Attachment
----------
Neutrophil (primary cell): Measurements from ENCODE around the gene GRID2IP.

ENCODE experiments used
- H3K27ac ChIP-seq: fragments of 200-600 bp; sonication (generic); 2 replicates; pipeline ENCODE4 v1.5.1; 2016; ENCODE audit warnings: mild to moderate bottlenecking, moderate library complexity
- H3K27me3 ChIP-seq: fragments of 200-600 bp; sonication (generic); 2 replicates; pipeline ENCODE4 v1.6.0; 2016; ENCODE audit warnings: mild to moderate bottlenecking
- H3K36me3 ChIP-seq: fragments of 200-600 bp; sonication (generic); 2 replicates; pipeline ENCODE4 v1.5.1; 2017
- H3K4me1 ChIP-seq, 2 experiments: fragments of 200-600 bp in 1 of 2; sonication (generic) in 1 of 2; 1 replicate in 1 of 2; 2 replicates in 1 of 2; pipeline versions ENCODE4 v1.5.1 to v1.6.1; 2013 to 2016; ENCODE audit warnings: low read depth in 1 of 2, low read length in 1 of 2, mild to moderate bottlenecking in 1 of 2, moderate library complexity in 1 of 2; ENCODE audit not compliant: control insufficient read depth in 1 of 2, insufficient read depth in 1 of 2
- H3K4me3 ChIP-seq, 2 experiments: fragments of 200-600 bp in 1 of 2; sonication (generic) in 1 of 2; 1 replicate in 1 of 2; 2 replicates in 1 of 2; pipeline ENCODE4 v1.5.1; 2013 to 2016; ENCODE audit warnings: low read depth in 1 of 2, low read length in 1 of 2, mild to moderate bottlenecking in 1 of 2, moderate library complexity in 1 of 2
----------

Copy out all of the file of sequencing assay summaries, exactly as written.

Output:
Neutrophil (primary cell): Measurements from ENCODE around the gene GRID2IP.

ENCODE experiments used
- H3K27ac ChIP-seq: fragments of 200-600 bp; sonication (generic); 2 replicates; pipeline ENCODE4 v1.5.1; 2016; ENCODE audit warnings: mild to moderate bottlenecking, moderate library complexity
- H3K27me3 ChIP-seq: fragments of 200-600 bp; sonication (generic); 2 replicates; pipeline ENCODE4 v1.6.0; 2016; ENCODE audit warnings: mild to moderate bottlenecking
- H3K36me3 ChIP-seq: fragments of 200-600 bp; sonication (generic); 2 replicates; pipeline ENCODE4 v1.5.1; 2017
- H3K4me1 ChIP-seq, 2 experiments: fragments of 200-600 bp in 1 of 2; sonication (generic) in 1 of 2; 1 replicate in 1 of 2; 2 replicates in 1 of 2; pipeline versions ENCODE4 v1.5.1 to v1.6.1; 2013 to 2016; ENCODE audit warnings: low read depth in 1 of 2, low read length in 1 of 2, mild to moderate bottlenecking in 1 of 2, moderate library complexity in 1 of 2; ENCODE audit not compliant: control insufficient read depth in 1 of 2, insufficient read depth in 1 of 2
- H3K4me3 ChIP-seq, 2 experiments: fragments of 200-600 bp in 1 of 2; sonication (generic) in 1 of 2; 1 replicate in 1 of 2; 2 replicates in 1 of 2; pipeline ENCODE4 v1.5.1; 2013 to 2016; ENCODE audit warnings: low read depth in 1 of 2, low read length in 1 of 2, mild to moderate bottlenecking in 1 of 2, moderate library complexity in 1 of 2